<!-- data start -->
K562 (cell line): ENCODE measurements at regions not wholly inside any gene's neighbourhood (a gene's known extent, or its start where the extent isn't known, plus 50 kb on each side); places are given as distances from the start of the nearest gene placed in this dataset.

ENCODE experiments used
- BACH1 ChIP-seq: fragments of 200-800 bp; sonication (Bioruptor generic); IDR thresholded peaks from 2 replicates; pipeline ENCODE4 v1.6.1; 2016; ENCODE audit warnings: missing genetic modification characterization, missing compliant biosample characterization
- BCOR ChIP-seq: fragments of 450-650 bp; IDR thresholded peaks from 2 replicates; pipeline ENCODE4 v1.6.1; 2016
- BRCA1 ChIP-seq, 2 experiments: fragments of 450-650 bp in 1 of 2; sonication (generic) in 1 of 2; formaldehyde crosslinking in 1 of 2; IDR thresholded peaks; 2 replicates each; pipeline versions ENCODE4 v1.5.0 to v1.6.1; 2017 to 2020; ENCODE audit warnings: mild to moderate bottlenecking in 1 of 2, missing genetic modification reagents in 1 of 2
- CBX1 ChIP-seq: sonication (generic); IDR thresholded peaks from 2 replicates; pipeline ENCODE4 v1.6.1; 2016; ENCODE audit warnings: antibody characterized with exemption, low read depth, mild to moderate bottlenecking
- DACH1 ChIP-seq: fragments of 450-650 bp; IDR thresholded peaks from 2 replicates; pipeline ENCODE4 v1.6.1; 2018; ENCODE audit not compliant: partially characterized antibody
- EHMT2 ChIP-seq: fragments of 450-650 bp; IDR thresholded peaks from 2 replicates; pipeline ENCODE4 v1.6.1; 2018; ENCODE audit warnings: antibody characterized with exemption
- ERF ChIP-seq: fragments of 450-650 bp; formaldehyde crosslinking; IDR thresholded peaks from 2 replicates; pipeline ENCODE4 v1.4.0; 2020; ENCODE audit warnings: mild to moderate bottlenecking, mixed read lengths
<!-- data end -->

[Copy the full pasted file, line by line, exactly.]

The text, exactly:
K562 (cell line): ENCODE measurements at regions not wholly inside any gene's neighbourhood (a gene's known extent, or its start where the extent isn't known, plus 50 kb on each side); places are given as distances from the start of the nearest gene placed in this dataset.

ENCODE experiments used
- BACH1 ChIP-seq: fragments of 200-800 bp; sonication (Bioruptor generic); IDR thresholded peaks from 2 replicates; pipeline ENCODE4 v1.6.1; 2016; ENCODE audit warnings: missing genetic modification characterization, missing compliant biosample characterization
- BCOR ChIP-seq: fragments of 450-650 bp; IDR thresholded peaks from 2 replicates; pipeline ENCODE4 v1.6.1; 2016
- BRCA1 ChIP-seq, 2 experiments: fragments of 450-650 bp in 1 of 2; sonication (generic) in 1 of 2; formaldehyde crosslinking in 1 of 2; IDR thresholded peaks; 2 replicates each; pipeline versions ENCODE4 v1.5.0 to v1.6.1; 2017 to 2020; ENCODE audit warnings: mild to moderate bottlenecking in 1 of 2, missing genetic modification reagents in 1 of 2
- CBX1 ChIP-seq: sonication (generic); IDR thresholded peaks from 2 replicates; pipeline ENCODE4 v1.6.1; 2016; ENCODE audit warnings: antibody characterized with exemption, low read depth, mild to moderate bottlenecking
- DACH1 ChIP-seq: fragments of 450-650 bp; IDR thresholded peaks from 2 replicates; pipeline ENCODE4 v1.6.1; 2018; ENCODE audit not compliant: partially characterized antibody
- EHMT2 ChIP-seq: fragments of 450-650 bp; IDR thresholded peaks from 2 replicates; pipeline ENCODE4 v1.6.1; 2018; ENCODE audit warnings: antibody characterized with exemption
- ERF ChIP-seq: fragments of 450-650 bp; formaldehyde crosslinking; IDR thresholded peaks from 2 replicates; pipeline ENCODE4 v1.4.0; 2020; ENCODE audit warnings: mild to moderate bottlenecking, mixed read lengths